I've been reading with interest the dueling ecclesiastic opinion pieces about whether or not Jesus -- assuming he were a registered Anchorage voter, of course -- would darken the "yes" or "no" oval when he got to ballot proposition No. 5. The proposition that asks "shall the current Municipal Code sections providing legal protections against discrimination on the basis of race, color, sex, religion, national origin, marital status, age, physical disability, and mental disability be amended to include protections on the basis of sexual orientation or transgender identity?"
Personally, I've got my own guess as to how Jesus might vote on April 3. But as I sit here watching ESPN, I'm thinking that a more apt hypothetical might be found in the sports arena. Ice hockey, perhaps. Admittedly, I don't know the first thing about hockey; I've been to exactly one game in the 21 years that I've lived in Anchorage. But several of my work colleagues are diehard fans of the Alaska Aces. The kind of fans that have celebratory Kelly Cup photos in their cubicles and sulk at their desks the day after a loss. The kind of fans that I'm guessing, if asked, could care less what a player's race, religion or sexual orientation were as long as he helped the team win.
But my hockey hypothetical is like an open-net goal, a bit too easy. There's a reason that most of us live in neighborhoods filled with people who look like us. Same goes for most workplaces. Even most church pews. We're comfortable with people who look, act, and pray like us. It's human nature. It's also a drain on the human capacity to be bigger than our own experience, to think more broadly than our narrow window on the world. Over time, our country and our communities have adopted rules to help move us toward that more expansive place. In the short term, these rules also serve to minimize the damage caused to others and to ourselves when we turn our backs on someone because we're uncomfortable with what we don't understand. Ballot proposition 5 is a small step in this direction.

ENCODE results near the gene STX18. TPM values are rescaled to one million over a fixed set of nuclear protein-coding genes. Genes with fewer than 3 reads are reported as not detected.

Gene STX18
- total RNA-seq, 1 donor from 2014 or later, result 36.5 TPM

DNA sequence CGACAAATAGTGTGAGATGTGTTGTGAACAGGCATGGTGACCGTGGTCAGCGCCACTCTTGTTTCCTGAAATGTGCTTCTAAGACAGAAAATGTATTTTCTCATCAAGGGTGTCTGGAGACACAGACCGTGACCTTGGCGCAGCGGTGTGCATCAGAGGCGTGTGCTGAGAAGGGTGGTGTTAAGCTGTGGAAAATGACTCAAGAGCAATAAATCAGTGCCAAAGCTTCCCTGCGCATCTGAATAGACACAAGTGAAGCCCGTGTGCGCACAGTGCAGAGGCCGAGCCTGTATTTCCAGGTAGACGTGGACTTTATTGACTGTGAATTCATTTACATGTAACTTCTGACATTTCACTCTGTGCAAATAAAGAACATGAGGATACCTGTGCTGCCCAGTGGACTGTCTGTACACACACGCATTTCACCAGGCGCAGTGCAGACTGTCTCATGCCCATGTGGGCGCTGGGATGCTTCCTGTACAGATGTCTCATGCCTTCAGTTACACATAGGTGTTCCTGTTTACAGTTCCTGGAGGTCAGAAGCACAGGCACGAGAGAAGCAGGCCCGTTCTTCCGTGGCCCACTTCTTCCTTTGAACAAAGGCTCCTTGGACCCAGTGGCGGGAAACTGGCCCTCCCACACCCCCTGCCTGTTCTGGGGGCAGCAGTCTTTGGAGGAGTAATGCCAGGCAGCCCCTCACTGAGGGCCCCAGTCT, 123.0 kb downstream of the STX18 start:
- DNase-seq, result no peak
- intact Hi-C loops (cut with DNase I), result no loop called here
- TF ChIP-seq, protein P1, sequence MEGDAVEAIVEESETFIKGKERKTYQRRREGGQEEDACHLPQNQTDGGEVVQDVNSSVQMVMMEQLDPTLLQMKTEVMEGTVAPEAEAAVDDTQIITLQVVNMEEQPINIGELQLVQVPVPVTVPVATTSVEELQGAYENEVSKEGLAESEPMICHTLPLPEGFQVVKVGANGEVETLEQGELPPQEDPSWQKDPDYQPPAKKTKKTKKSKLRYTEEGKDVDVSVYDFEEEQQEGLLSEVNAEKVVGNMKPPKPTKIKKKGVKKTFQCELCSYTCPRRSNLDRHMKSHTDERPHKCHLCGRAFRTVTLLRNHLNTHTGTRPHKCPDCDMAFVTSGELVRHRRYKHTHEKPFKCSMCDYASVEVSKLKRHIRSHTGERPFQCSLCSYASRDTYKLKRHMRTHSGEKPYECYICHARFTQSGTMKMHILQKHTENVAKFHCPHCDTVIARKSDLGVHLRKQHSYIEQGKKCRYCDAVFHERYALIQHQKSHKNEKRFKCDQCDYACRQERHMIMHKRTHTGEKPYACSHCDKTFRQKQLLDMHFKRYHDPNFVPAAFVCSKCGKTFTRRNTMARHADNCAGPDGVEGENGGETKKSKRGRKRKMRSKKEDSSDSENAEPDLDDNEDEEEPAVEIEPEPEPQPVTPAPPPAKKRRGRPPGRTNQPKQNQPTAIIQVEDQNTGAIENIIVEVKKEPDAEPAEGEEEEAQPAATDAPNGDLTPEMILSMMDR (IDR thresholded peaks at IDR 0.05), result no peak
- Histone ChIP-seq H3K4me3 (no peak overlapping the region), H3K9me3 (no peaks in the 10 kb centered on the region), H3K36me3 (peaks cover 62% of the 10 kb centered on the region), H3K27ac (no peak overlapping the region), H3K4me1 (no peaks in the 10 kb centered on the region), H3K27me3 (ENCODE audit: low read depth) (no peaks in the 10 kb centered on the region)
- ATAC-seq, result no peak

Several years ago I was sweating my way through a panel interview for a fairly high profile job here in Anchorage. I'd managed to wade through the opening volley of questions when one of the panel members commented on my running career. I relaxed and chatted for a couple minutes about the joys of running and then we got back to discussing my qualifications for the job. After I got home, it dawned on me that my resume didn't mention that I ran, and as much as my ego would prefer otherwise, my running career was far too mediocre to be noticed by anyone. The only way the interviewer would have know that I was a runner was through the Internet. So out of curiosity, I turned on the computer, typed in my name, and hit search. I'll be darned if the first entry that appeared wasn't my finish time in the annual Anchorage Gay Pride 5-K.
I didn't get the job. A decision which I'm 99 percent sure had nothing to do with my participation in a "gay" event but instead was based on my lack of experience for the position. Which is fine. That's the way hiring decisions should be made. Because if I had been the best candidate for that job or the best defender in the Mountain Division, for that matter, the fact that my partner's name is Karen should be irrelevant.
Jen Kohout is happily employed by an organization that prohibits discrimination on the basis of her sexual orientation. She continues to run albeit more slowly each passing year.
By JEN KOHOUT